There is a lot of confusion about forgiveness, so let me start by defining the term. “Forgiveness is a conscious, deliberate decision to release feelings of resentment or vengeance toward a person or group that has harmed you, regardless of whether they actually deserve your forgiveness.” – Original source unknown
Unfortunately, most people are walking around with all of their resentments stowed away in a figurative backpack that they carry everywhere they go. It weighs so much that they’re like a turtle with a shell that’s ten times too big. Eventually they end up stuck on their back with arms and legs helplessly flailing around. Once completely incapacitated and suffering to a point that is no longer manageable, they are forced to do something about it, but by this time they’re already mentally, emotionally, and physically exhausted. They feel helpless and hopeless. Others are more like pressure cookers. They continuously stew in old hurts and resentments from the past until an explosion occurs. After the eruption they may feel better for a while, but their relief never lasts. The cycle starts over and before long the pressure builds up again, just waiting for another opportunity to explode. But here’s the thing… in time, these “unforgivens” take on a life of their own and lead to blame, criticism, defensiveness and full blown communication and relationship breakdowns.
Forgiveness does NOT mean you need to stay in a relationship that is abusive or that's simply not working for you. The truth is, you’re not forgiving the other person because they deserve forgiveness, you are doing it because you deserve peace.
That said, if this is a relationship you want to continue, then these 7 steps will help you release the negative emotions you are carrying towards your partner so you can start a fresh new chapter:
Step 1: Make a solid decision to forgive
At some point in your relationship, you’ve likely told your partner that you forgave them and meant it, but then your resentment returned and the feeling of forgiveness went away. This is normal. But, if you want to achieve lasting forgiveness, you must make a solid decision to forgive, and that decision cannot fluctuate.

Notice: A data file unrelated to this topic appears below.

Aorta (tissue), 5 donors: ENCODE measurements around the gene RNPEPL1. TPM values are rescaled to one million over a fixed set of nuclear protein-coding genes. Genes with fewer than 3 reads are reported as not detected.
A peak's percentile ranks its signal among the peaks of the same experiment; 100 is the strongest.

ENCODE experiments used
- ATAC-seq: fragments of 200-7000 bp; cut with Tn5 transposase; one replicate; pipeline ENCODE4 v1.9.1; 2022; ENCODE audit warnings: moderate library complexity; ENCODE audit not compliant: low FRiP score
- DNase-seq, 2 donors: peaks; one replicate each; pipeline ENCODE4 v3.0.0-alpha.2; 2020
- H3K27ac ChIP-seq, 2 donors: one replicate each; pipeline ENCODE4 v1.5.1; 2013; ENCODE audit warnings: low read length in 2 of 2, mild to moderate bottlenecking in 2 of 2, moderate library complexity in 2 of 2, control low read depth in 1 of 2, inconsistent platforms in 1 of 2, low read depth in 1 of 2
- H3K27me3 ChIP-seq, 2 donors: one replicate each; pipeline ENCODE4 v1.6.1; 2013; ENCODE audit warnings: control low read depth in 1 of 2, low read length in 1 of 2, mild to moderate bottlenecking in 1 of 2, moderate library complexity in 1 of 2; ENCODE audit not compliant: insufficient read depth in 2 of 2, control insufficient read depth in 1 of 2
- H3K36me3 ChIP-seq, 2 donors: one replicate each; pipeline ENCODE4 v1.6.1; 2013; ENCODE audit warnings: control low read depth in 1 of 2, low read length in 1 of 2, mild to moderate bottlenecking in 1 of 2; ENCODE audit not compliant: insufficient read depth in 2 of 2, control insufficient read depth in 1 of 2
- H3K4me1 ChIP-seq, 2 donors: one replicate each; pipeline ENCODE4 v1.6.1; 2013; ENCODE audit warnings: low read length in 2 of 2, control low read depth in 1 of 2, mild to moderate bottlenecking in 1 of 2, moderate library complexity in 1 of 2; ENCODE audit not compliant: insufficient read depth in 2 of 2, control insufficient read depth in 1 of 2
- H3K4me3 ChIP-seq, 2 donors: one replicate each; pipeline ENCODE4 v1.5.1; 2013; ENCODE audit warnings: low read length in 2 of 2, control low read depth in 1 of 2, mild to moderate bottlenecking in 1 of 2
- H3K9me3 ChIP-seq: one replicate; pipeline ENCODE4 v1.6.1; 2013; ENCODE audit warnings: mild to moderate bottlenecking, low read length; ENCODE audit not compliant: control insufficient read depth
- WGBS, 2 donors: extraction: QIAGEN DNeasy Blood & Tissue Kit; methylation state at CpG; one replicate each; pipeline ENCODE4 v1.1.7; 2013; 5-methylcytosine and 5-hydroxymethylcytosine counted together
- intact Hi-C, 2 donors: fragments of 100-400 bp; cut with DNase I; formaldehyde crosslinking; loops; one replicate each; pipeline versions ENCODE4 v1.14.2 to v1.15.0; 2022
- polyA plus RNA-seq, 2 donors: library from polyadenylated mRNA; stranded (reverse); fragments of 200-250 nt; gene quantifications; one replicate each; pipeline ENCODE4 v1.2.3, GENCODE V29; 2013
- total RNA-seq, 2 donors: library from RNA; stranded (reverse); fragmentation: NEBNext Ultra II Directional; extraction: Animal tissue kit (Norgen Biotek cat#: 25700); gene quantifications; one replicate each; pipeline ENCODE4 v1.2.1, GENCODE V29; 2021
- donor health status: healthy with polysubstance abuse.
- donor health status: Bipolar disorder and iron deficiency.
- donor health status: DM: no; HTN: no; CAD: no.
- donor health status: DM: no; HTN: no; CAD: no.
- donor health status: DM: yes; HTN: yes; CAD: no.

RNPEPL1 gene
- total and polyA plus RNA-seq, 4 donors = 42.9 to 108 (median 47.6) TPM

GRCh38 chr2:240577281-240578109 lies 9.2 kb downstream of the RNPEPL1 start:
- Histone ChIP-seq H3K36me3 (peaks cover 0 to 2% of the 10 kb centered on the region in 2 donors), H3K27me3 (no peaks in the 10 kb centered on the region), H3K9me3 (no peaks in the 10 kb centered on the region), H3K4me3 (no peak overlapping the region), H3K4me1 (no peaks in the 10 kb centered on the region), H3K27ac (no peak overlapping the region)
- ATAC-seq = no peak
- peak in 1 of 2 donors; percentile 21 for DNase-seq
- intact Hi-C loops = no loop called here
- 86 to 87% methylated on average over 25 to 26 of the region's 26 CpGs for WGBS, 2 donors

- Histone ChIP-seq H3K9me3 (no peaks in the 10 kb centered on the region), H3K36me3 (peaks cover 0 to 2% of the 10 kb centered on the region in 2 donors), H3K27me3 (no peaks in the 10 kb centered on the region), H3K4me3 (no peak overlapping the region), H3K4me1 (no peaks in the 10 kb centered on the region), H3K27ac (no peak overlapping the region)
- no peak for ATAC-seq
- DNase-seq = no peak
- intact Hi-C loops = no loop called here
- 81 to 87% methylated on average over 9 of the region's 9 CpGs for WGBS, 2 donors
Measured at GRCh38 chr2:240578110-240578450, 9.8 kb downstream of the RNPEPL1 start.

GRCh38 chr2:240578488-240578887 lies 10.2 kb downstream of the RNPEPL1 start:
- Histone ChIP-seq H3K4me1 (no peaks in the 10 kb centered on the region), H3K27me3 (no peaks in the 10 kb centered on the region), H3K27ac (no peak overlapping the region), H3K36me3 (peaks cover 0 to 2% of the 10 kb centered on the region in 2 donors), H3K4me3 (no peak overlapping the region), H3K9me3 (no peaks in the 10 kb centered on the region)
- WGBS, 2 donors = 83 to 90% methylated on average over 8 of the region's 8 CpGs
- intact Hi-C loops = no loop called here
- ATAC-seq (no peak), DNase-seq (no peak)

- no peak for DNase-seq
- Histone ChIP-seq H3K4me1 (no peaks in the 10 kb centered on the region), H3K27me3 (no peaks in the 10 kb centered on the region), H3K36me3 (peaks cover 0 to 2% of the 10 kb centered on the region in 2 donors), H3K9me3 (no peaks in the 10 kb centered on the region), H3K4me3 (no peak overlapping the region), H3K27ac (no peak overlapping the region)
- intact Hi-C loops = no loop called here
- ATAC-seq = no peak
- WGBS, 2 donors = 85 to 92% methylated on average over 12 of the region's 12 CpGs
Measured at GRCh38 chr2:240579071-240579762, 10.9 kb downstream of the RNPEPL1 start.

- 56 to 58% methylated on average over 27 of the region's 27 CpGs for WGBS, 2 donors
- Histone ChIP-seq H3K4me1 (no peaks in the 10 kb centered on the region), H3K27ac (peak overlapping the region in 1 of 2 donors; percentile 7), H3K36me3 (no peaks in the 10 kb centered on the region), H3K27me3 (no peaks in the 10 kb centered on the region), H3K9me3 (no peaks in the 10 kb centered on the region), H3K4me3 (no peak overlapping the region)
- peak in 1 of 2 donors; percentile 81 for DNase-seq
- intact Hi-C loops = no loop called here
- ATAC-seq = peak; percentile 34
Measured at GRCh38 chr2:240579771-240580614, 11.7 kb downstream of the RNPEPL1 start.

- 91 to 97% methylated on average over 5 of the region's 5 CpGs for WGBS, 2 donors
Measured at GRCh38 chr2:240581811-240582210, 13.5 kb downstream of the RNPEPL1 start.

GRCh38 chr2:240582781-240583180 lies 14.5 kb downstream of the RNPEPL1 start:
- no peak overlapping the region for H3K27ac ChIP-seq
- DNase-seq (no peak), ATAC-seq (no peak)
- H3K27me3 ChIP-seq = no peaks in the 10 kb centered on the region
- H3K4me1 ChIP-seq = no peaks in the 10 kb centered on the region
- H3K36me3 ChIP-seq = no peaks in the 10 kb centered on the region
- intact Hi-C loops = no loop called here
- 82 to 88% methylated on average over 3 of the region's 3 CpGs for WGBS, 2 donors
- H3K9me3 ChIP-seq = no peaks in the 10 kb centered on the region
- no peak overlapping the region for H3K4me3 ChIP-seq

Let me give you an example. Let’s say your spouse cheated on you in the past. This created a breach of trust and deep resentment. They said they were sorry, asked for forgiveness, and genuinely regret hurting you. You agree to grant another chance, and in a moment of reconnection, you decide to forgive. Things are going well at first, but then doubts start creeping in. Every time your spouse goes out, you question their whereabouts. You feel insecure and constantly need reassurance. Whenever something goes wrong, you bring up the affair. In other words, you have allowed your decision to forgive to fluctuate.
Once you've made the decision to forgive, make a list in your journal of all of the reasons you are choosing to forgive your partner. Once you’ve made a complete list, write the top three reasons on a post-it note and put it in a place that you will see often throughout your daily life.
Step 2: Get clarity
It may be easy enough to say, “I forgive you,” but from there to actually forgiving someone who has hurt you is a whole other matter. So, start by getting crystal clear about what you want to forgive them for. At the top of a sheet of paper, write all of the things your partner has done to hurt you - be specific and thorough. If you've been in this relationship for a very long time, it may be helpful to review your relationship in shorter increments. For example, think about your first year together, starting with when you first met and write about any experiences with your partner that hurt you or caused you to feel resentment, then continue this review in 3 years increments. Your notes do not have have to be fancy. It can be in point form.